So now I figure I should start at least eating at least some sweet potatoes or more pasta or white rice more often to solve the energy/workout problem. The doctor told me to eat more fiber or take fiber supplements without even asking me how much fiber I already consume — say what you ask?! No kidding. I’ll try more water before consuming more fiber or fiber supplements. Recently I’ve been reading that too much fiber (from plants) causes problems — that’s more likely the case with me.
    I know it’s all about balance and what works for each individual; I just want to be happy and healthy 🙂 More carbs it is!

    • I definitely recommend giving potatoes (sweet or regular) a try if you’re looking for a good carb source.

      Haha, I guess your doc told you to eat more “heart healthy” whole grains, right?

      My recommendation: Steer clear of fiber supplements. Instead, eat plenty of fiber-rich vegetables (and some fruit here and there) and work on improving your gut biome.

      • I’ve been doing *everything* right for the last year, including making bone broth and consuming almost no dairy at all. In fact I don’t even need any of the 3 allergy medicines I used to take.
        Sigh.

      • Surely one should differentiate between natural fiber supps and manmade fiber supps. I cannot imagine that to grind up a root and put it in a capsule with nothing else in it can be bad for you. Also, it is important if the supp is fermentable or not. If it’s a MAC, you are improving your microbiome. Please expand on your thoughts. Thank you.

        • Of course, some fiber supplements are better than others. My main point is that the primary focus should be on consuming natural, whole foods.

          If there’s one thing I’ve learned from keeping up on the scientific literature in this area, it’s that most supplements come with some potential adverse effects. E.g., whey protein is highly insulinogenic, can exacerbate acne vulgaris, and negatively impact adult gut flora. Multivitamins can interfere with quorom sensing in gut biofilms, among many other potential issues. I could go on.

          This quote from a recent paper summarizes my perspective on this issue.

          Our diet is composed of millions of substances that are part of a biological network. In fact, we eat “biological systems” like a banana, a fish or a piece of meat. There is a connection between the various nutrients in these systems. In other words, there is a balance and an interaction that is part of a living organism. This balance can be found in the reconstruction of our Paleolithic diet

          To make it clear, not all supplements are a waste of money. If you for some reason aren’t able to eat much fibrous whole foods, supplementing is worth considering.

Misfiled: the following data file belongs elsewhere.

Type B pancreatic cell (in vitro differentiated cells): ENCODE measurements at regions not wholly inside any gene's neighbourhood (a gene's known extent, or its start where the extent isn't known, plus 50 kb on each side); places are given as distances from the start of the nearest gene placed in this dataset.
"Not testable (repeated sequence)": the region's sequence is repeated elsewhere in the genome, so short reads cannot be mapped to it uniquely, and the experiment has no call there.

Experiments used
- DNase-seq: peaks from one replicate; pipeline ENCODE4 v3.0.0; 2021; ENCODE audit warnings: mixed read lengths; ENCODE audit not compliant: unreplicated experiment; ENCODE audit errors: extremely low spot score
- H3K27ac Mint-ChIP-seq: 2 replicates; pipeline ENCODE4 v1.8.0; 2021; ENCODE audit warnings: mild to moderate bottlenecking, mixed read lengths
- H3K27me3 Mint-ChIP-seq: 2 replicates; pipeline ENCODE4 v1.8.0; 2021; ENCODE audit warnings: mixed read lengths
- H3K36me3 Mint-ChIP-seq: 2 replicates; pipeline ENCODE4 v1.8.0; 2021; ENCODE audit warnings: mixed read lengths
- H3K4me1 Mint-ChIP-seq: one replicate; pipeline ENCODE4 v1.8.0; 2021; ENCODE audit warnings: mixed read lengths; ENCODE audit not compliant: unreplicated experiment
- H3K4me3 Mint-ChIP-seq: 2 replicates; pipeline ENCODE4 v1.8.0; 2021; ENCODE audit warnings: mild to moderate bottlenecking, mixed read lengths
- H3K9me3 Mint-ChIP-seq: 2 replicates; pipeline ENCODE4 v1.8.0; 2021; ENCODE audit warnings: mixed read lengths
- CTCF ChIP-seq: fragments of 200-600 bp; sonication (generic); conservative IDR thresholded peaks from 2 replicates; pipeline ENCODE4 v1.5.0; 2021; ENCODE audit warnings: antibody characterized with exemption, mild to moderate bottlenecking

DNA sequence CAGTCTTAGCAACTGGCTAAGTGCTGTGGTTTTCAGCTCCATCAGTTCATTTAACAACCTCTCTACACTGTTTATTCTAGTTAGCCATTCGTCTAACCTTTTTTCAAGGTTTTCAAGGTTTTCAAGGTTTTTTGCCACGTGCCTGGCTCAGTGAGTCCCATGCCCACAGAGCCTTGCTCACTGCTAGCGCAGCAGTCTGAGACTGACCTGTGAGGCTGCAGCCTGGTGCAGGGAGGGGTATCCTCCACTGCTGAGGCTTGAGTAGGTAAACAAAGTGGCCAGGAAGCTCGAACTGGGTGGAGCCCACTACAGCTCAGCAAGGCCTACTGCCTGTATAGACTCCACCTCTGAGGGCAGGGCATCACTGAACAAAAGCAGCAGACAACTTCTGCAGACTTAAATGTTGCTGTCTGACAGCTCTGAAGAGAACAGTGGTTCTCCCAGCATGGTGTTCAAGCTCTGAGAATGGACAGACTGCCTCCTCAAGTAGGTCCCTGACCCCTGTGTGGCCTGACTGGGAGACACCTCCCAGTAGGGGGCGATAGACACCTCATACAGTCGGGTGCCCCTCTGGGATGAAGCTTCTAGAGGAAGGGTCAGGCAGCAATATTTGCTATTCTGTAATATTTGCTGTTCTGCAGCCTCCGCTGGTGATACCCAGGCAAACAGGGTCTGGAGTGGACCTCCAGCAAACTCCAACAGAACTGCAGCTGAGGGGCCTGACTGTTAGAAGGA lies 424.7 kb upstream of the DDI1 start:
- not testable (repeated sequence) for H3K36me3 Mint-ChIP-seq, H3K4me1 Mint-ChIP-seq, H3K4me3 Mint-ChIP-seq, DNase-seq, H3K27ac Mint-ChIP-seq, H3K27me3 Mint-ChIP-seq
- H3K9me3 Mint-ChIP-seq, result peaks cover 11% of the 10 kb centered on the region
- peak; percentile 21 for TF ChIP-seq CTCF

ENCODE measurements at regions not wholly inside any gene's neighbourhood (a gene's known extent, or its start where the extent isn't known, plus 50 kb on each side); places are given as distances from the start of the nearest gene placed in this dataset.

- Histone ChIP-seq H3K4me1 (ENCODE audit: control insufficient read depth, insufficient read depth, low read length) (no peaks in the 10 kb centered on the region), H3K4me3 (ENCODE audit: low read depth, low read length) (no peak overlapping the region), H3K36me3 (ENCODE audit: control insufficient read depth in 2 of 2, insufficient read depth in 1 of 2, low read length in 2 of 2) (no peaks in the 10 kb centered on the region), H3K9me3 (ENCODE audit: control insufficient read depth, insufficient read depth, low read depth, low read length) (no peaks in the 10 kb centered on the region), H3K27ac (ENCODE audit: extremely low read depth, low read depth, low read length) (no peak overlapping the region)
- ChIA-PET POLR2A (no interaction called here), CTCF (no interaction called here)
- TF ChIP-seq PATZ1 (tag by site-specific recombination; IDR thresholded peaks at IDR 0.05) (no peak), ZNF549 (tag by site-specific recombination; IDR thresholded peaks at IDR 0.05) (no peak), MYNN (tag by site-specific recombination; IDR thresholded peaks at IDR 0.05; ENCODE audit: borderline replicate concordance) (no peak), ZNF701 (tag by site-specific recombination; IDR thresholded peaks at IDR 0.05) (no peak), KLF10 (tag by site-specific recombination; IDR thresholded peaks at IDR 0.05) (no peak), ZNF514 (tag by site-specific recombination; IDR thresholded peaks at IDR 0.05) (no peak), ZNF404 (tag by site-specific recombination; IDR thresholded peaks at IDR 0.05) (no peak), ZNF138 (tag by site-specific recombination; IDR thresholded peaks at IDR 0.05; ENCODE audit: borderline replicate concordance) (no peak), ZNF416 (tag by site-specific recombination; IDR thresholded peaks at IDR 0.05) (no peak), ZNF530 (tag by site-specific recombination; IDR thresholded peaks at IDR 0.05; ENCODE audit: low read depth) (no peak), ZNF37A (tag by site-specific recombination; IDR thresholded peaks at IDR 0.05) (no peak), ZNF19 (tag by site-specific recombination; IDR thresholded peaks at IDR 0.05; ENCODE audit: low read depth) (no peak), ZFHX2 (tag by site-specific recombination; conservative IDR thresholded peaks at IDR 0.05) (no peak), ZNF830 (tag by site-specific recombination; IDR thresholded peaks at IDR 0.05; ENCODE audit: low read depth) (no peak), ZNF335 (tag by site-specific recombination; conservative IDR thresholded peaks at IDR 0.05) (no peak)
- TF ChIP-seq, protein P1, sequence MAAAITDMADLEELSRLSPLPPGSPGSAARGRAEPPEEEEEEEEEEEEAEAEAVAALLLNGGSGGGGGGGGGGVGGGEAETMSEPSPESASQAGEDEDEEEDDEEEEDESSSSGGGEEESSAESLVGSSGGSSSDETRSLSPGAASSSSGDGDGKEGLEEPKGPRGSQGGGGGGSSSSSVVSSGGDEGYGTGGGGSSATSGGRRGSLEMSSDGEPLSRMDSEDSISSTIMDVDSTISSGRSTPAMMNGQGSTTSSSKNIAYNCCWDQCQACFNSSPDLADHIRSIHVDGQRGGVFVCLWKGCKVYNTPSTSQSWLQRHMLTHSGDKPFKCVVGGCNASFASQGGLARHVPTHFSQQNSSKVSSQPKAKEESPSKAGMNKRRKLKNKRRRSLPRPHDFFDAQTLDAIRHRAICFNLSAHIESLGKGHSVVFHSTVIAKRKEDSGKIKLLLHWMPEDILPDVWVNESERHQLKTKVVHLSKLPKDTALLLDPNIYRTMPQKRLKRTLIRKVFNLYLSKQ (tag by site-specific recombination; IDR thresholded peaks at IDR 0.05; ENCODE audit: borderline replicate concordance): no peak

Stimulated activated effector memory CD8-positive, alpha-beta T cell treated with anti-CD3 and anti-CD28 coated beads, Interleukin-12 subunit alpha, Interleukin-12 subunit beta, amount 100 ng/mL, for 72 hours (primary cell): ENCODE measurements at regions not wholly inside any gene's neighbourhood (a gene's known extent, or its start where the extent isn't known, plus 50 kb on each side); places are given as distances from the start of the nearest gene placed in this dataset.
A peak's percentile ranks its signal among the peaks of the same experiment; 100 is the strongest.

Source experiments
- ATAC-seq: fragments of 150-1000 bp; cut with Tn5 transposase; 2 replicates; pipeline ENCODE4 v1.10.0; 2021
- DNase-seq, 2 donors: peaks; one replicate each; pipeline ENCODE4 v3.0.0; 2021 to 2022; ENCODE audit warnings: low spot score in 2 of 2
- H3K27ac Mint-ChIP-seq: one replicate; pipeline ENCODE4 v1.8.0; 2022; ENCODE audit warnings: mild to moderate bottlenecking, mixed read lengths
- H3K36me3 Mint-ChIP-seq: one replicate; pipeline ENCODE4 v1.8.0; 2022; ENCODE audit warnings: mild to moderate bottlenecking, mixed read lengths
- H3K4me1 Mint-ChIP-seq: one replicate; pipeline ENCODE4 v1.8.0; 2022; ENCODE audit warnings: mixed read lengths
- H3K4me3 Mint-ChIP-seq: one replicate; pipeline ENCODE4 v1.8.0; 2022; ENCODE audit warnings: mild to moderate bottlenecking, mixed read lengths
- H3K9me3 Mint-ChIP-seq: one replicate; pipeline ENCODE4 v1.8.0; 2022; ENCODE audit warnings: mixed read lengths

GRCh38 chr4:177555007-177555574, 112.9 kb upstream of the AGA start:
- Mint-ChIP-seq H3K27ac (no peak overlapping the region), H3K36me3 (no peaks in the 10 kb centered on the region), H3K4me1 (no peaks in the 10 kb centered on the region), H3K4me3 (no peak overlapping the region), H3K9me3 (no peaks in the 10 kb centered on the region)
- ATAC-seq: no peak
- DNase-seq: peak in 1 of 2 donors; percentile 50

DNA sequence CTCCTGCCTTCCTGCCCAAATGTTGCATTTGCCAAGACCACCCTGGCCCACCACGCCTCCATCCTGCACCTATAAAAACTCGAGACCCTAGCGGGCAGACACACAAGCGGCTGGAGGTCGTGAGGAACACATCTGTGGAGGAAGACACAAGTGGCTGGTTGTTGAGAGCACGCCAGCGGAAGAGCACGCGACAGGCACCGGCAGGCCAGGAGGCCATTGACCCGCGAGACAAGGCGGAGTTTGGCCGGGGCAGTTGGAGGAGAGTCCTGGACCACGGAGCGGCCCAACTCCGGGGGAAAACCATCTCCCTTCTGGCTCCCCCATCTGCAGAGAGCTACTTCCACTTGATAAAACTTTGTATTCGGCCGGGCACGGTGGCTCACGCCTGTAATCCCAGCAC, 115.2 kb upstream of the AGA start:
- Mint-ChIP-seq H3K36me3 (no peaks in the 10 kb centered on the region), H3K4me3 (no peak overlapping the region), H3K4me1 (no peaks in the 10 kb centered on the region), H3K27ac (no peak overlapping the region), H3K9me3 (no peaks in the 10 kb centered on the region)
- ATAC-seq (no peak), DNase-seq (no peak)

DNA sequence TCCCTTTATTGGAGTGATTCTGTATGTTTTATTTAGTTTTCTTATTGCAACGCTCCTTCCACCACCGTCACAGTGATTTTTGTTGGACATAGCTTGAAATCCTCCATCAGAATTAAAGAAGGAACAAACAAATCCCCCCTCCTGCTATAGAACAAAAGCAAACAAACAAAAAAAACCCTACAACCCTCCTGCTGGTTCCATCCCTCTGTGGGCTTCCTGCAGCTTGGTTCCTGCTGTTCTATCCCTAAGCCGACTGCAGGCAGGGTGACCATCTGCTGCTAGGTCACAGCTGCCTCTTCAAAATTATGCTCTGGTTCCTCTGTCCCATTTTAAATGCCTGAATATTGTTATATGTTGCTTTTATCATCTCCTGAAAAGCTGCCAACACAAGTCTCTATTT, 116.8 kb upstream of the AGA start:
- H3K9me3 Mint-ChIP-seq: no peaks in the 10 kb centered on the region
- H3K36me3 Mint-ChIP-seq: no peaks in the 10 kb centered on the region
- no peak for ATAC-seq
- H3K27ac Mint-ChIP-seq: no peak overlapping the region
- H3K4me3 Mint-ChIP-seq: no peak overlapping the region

• Please share the studies that show that whey protein isolate is disruptive to adult microbiota. This information would have significant impact on my eating pattern, and I would love to read it. Certainly any protein is highly insulinogenic, more so than carbs actually.

            I have read – “Thus, human milk is good for babies, but bad for adult gut flora because most of the protein, fat and carbs are digested and no soluble fiber remains for colon gut flora.” http://coolinginflammation.blogspot.ca/2014/01/milk-kefir-and-gut-flora.html.

            But, if the protein is present in the gut at the same time that significant fermentable fiber is also present , I am not clear at all that the presence of the whey protein would have a negative impact. That is certainly not the gist of the above quote.
            Thank you in advance for spending this time to share the information.

          • To my knowledge, there are no studies out there that have specifically looked at the impact whey protein has on the gut microbiota.

            So, let’s instead apply an evolutionary perspective and some logical sense.

            Protein powder is an evolutionarily novel, processed food item that has a nutrient composition that doesn’t resemble anything you’ll find in natural, whole foods. In itself, this suggests that consumption of whey protein shakes may be problematic.

            As you know, our primal ancestors didn’t drink milk (from any species) as adults. Milk contains a wide range of hormones, bio-active peptides, and other compounds that are specifically “designed” by natural selection to support the growth and development of an infant. Some of these substances have potent antibacterial action, which is one of the reasons why breastfed babies have a gut microbiota that only consists of a limitied number of lactic acid bacteria (Breastmilk selects for the growth of a specific set of bacteria).

            This suggests that milk consumption (particularly concentrated sources of certain components found in milk, such as whey shakes) may be problematic for adult gut flora. Whey protein contains many antibacterial compounds (e.g., lactoferrin), which is likely one of the main reasons some people experience gastrointestinal upset from drinking whey shakes.

            Dr. Art Ayers had this to say about whey shakes: